Perkins, JL, Chen, Y, Harris, A, Diller, L, Stovall, M, Armstrong, G, Yasui, Y, Robison, LL & Sklar, CA 2014, 'Infections among long-term survivors of childhood and adolescent cancer: A report from the Childhood Cancer Survivor Study', Cancer, vol. 120, no. 16, pp. 2514-2521. https://doi.org/10.1002/cncr.28763
Perkins, Joanna L. ; Chen, Yan ; Harris, Anne ; Diller, Lisa ; Stovall, Marilyn ; Armstrong, Gregory ; Yasui, Yutaka ; Robison, Leslie L. ; Sklar, Charles A. / Infections among long-term survivors of childhood and adolescent cancer : A report from the Childhood Cancer Survivor Study. In: Cancer. 2014 ; Vol. 120, No. 16. pp. 2514-2521.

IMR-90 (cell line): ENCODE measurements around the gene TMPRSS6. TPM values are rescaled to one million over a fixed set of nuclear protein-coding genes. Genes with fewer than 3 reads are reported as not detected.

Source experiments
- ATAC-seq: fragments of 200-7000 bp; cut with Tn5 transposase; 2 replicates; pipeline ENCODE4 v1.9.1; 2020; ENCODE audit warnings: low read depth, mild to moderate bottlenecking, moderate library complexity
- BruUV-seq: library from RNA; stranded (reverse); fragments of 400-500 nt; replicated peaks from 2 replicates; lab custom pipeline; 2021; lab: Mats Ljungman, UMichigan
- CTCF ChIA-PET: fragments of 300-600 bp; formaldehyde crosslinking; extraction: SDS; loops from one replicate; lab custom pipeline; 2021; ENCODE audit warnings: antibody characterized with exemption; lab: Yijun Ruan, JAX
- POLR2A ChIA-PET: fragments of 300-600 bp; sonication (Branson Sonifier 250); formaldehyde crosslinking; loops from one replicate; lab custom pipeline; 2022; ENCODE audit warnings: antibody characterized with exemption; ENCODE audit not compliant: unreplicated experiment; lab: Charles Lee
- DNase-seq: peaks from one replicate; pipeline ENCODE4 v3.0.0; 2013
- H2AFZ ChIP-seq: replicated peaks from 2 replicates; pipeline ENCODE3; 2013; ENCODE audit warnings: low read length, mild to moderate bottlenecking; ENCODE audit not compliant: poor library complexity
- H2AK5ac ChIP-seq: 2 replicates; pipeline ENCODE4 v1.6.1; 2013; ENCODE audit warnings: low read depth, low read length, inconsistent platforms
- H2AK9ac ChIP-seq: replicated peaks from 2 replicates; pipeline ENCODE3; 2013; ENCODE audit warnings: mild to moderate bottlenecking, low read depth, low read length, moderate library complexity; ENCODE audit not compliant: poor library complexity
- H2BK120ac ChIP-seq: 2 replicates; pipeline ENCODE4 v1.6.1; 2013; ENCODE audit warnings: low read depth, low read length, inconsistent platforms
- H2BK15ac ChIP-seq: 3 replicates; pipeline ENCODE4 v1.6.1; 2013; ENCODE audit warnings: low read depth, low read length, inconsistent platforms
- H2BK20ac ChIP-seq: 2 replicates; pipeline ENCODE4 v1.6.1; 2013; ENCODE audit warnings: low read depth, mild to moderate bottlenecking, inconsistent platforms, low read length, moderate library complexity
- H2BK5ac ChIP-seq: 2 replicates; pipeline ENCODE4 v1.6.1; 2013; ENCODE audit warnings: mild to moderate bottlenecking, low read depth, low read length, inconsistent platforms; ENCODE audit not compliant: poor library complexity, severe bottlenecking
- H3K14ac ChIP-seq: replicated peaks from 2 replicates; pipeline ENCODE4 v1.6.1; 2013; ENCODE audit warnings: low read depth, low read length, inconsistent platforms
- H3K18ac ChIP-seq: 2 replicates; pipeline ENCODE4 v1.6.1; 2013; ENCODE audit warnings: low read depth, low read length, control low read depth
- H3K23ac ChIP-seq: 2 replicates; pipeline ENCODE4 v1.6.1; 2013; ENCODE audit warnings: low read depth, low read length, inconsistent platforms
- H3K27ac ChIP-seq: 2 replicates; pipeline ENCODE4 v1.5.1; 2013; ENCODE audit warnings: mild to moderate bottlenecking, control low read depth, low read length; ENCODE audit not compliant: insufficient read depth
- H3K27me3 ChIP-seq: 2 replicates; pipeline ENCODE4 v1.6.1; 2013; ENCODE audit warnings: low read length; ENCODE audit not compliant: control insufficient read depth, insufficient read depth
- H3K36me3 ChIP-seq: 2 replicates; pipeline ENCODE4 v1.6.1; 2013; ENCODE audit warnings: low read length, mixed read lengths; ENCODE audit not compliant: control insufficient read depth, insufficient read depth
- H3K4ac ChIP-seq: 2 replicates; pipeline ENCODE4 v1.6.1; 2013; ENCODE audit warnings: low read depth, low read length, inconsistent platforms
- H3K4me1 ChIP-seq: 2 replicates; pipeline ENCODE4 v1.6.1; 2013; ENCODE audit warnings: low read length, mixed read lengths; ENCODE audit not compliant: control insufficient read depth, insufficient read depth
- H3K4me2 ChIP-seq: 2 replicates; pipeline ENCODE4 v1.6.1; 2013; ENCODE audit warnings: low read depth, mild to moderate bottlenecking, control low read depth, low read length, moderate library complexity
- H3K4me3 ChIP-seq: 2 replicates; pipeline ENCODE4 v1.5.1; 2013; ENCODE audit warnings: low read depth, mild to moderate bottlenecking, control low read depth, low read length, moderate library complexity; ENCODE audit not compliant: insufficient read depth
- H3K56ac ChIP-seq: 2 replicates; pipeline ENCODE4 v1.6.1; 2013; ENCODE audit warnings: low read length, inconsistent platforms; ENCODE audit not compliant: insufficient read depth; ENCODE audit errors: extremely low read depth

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abstract = "BACKGROUND Little is known about infections among adult survivors of childhood cancer. The authors report the occurrence of infections and risk factors for infections in a large cohort of survivors of childhood cancer. METHODS The Childhood Cancer Survivor Study cohort was used to compare incidence rates of infections among 12,360 5-year survivors of childhood cancer with the rates of 4023 siblings. Infection-related mortality of survivors was compared with that of the US population. Demographic and treatment variables were analyzed using Poisson regression to determine the rate ratios (RRs) and corresponding 95{\%} confidence intervals (CIs) for associations with infectious complications. RESULTS Compared with the US population, survivors were at an increased risk of death from infectious causes (standardized mortality ratio [SMR], 4.2; 95{\%} CI, 3.2-5.4), with the greatest risk observed among females (SMR, 3.2; 95{\%} CI, 1.5-6.9) and among those who had been exposed to total body irradiation (SMR, 7.8; 95{\%} CI, 1.8-33.0). Survivors also reported higher rates than siblings of overall infectious complications (RR, 1.3; 95{\%} CI, 1.2-1.4) and higher rates of all categories of infection. CONCLUSIONS Survivors of childhood cancer remain at elevated risk for developing infectious-related complications, and they have a higher risk of infection-related mortality years after therapy. Further investigation is needed to provide insight into the mechanisms for the observed excess risks.",